A life in stone

Photo: Rob Coles

Seems l am not the only one who likes wandering around in churchyards reading epitaphs.

Rob Coles has sent me the snowy picture of St James churchyard, on Bath’s Lower Bristol Road, with the following message:

“I share your love of such places – especially reading the inscriptions on memorials. Bath Abbey Cemetery is a great source for the great and good.   

In East Twerton there is the grave of the driver killed in the 1929 S&D railway accident and in Monkton Combe there  is a grave of a family who were drowned in the River Wye – and of course Harry Patch the last WWI veteran. 

In Radstock there is the grave of a local footballer who died after being kicked during a Boxing Day match in the 1920’s, It has a marble  football and the inscription “He always played the game”.  A few miles away in Paulton, if I remember correctly, a grave for a young man has the inscription “killed by accident”. 

Visiting friends “up north” I found there was a tradition of placing a vase or similar on the grave  from workmates with an inscription, for example, “from the lads on the night shift”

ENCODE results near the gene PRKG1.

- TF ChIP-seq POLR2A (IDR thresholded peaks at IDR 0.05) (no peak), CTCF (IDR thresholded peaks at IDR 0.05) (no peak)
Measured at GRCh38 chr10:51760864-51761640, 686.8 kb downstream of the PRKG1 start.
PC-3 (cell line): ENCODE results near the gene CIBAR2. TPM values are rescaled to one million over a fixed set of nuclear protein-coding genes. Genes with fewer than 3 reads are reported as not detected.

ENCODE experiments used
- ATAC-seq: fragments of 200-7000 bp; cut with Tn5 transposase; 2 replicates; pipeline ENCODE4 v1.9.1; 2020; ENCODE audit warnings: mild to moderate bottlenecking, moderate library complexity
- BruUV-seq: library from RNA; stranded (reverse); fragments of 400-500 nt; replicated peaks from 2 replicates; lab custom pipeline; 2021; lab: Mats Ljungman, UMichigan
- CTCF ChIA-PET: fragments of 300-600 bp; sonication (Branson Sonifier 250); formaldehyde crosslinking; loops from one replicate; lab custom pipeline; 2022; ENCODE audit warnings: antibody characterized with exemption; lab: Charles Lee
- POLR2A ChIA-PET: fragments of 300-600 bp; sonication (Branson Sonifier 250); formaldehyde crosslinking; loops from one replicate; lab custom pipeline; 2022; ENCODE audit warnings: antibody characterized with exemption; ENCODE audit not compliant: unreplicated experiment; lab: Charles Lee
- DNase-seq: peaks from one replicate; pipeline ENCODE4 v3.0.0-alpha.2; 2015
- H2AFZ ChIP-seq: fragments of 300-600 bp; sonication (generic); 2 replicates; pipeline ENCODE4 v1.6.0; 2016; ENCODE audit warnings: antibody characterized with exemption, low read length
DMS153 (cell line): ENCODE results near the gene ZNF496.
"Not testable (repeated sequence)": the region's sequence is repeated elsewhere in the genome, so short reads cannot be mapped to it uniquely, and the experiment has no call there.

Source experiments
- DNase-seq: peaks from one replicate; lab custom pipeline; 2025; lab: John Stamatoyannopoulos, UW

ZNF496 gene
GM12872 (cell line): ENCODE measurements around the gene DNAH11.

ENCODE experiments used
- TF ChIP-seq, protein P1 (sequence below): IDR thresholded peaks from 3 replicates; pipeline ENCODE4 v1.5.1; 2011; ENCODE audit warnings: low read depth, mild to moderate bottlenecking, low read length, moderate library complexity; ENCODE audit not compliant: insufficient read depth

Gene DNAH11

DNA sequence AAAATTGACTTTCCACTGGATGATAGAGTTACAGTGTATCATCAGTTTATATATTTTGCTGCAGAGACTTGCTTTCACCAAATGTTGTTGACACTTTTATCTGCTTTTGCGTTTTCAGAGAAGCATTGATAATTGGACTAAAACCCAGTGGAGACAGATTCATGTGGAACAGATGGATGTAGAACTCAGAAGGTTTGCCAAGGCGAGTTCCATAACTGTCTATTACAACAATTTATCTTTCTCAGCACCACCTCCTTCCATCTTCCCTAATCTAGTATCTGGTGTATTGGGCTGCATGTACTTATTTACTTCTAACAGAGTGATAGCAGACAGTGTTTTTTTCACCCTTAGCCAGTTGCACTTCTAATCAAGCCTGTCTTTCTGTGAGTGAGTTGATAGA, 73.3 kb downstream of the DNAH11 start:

Sometimes I am surprised, that we found ourselves walking over a tablet memorial to Dusty Springfield in Henley on Thames,  who I thought of as being in the era after us. 

The saddest was in Cardiff where, in the park, we walked over memorial stones set in the grass, each with an inscription to a Welsh Guardsman killed in the Falklands, the very chaps I had seen departing from Southampton on the QE2.  Another sadness was seeing a monumental mason in Green Park Mews carving the name of another victim of the Falklands War.

Many generations ago, my family farmed in a hamlet in Radnorshire. We visited the churchyard,  hoping to find information from inscriptions. No chance with a family name of Williams – the memorials were all to Williams.  More luck with another ancestor, we found on the Internet, the grave of William Prout in Washington DC Congressional cemetery  complete with  photo.

For Bath and district there is – on the internet – the Bath Record Office  Burial Index, wonderfully useful.”

Thanks Rob and a Merry Christmas to you.